Urban agriculture’s place in future cityscapes
Imagine yourself as a city planner, given unlimited resources and money to build a city with fully-integrated food production and distribution systems. That is (mostly) a fantasy. Now invert the situation: imagine planning for a city that already exists, that has already overstretched its resources and exhausted its infrastructure; now pile more and more people into that city each day, people who demand and deserve access to clean, healthy food. That is closer to the reality facing every city on earth, and it forms the basis of the challenge for urban agriculture planners across the world.
The challenges are clear to see: in the last few decades, the world’s population centers have ramped up the speed of growth- it has evolved into a race toward the 100-million city, as highlighted in a recent article by the Guardian. Quoting from a number of projections, the author identified several cities in the developing world which could quintuple their population by the end of this century; for a place like Kinshasa, in the DRC, that means that an already overstretched city could exceed 80 million people. What urban agriculture implementation looks like for Kinshasa is wildly different from how it will progress in Copenhagen, where the population growth is much slower.
Urban agriculture planning includes:
- Community engagement and social acceptance
- Environmental impact assessment
- Inventorying and evaluating current resources and laws
- Revising zoning standards
- Implementing and regulating land use for urban agriculture initiatives
- Creating financing tools that incentivize the growth of UA
- Social uplift
Each city will have its own completely unique network of systems for producing and distributing food. In order to get a better grasp on just how difficult urban agriculture planning is, I spoke with Michael Granzow, PhD candidate in Sociology at the University of Alberta, who has a special interest in urban agriculture:
“This depends on how you understand the role and value of urban agriculture. For example, if you see urban agriculture as a key piece in the fight against local food insecurity, optimal planning may involve developing infrastructure and policy to link urban agriculture initiatives (such as peri-urban farms, vertical farms, etc.) to the network of food banks and other organizations that distribute food to people in need. If, on the other hand, you see the main value of urban agriculture in its contribution to the environmental sustainability of a city, optimal planning will look quite different. In other words, urban agriculture is not one thing and optimal planning will depend on the goals that a city is aiming to achieve through the implementation of an urban agriculture strategy. Relatedly, the meaning and value of urban agriculture will depend largely on place. This is true even within Canada, let alone between countries.”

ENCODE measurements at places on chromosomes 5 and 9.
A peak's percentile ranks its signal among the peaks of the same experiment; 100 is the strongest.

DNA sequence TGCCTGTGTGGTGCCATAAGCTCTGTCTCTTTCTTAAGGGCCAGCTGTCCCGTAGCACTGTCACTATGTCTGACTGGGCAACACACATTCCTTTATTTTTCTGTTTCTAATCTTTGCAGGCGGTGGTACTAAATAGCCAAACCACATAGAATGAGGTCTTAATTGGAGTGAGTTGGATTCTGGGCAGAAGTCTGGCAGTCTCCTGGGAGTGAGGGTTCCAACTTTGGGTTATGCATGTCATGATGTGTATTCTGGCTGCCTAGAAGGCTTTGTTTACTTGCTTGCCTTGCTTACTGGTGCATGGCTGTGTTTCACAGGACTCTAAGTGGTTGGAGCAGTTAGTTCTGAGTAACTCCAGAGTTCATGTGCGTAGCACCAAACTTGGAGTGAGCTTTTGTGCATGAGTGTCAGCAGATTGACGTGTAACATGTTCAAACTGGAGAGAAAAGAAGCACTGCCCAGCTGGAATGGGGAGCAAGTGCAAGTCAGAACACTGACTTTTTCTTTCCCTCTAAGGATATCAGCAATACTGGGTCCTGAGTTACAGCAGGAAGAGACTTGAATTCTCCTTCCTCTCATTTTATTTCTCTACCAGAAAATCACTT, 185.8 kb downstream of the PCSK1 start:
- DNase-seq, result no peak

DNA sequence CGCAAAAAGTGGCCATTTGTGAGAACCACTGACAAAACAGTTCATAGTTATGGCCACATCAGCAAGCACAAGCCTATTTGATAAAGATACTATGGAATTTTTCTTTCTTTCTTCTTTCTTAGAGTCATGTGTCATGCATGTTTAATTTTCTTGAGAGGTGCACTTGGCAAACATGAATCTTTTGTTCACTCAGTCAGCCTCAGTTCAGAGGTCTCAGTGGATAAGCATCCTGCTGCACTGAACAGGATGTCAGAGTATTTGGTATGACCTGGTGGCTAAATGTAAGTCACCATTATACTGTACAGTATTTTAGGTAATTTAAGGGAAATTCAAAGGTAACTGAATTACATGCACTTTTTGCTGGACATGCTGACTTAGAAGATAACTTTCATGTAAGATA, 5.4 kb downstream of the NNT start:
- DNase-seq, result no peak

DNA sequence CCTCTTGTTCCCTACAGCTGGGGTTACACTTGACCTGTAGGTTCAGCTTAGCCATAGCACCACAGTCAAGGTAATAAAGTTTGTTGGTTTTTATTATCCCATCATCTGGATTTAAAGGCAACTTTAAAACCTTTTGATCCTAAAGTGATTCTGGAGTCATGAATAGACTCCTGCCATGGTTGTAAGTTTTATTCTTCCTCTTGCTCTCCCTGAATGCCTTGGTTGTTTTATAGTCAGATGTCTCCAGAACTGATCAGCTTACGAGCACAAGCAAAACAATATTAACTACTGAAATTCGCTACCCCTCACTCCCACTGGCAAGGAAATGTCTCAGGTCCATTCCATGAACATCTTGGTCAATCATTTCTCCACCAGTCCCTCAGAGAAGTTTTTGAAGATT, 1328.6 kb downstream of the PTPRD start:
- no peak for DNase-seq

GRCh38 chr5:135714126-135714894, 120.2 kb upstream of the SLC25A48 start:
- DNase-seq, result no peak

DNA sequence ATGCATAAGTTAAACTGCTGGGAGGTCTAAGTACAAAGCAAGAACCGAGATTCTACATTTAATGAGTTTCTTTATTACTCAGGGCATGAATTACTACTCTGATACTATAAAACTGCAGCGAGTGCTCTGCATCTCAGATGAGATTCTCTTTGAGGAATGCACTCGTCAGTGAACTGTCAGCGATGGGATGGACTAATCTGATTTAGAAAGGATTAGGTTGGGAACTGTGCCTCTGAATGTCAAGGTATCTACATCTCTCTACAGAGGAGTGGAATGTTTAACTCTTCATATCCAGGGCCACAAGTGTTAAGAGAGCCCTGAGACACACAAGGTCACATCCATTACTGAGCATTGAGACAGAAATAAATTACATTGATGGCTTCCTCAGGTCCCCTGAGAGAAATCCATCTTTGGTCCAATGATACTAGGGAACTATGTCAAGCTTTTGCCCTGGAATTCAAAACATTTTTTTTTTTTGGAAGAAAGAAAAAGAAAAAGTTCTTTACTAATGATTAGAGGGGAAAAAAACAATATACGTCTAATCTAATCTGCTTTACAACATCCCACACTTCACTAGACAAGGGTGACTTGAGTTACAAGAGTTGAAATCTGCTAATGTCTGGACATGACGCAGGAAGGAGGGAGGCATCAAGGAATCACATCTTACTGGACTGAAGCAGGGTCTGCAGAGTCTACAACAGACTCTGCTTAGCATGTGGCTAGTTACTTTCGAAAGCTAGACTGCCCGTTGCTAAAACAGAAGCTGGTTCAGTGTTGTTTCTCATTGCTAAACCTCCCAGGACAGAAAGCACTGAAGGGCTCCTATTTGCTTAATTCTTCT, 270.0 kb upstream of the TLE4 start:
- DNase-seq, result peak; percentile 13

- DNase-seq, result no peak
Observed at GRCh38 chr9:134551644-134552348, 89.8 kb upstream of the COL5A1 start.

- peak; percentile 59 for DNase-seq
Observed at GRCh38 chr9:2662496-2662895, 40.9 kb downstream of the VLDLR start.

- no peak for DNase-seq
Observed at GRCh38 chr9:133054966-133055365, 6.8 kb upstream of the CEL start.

In reality, the city itself is the great facilitator- a forward-thinking city will identify what its people need and react accordingly, given the resources it has available.
Edmonton: a city that is facilitating the growth of urban agriculture
As these problems become more pressing, certain cities are responding in kind. Edmonton, where the University of Alberta is located, is one place that is taking food production to heart- the city is now in year five of a high-level strategy called fresh, whose mission is to implement “a resilient food and agriculture system that contributes to the local economy and the overall cultural, financial, social and environmental sustainability of the city.” Approved by the City Council in November 2012, the strategy has taken on a number of initiatives including: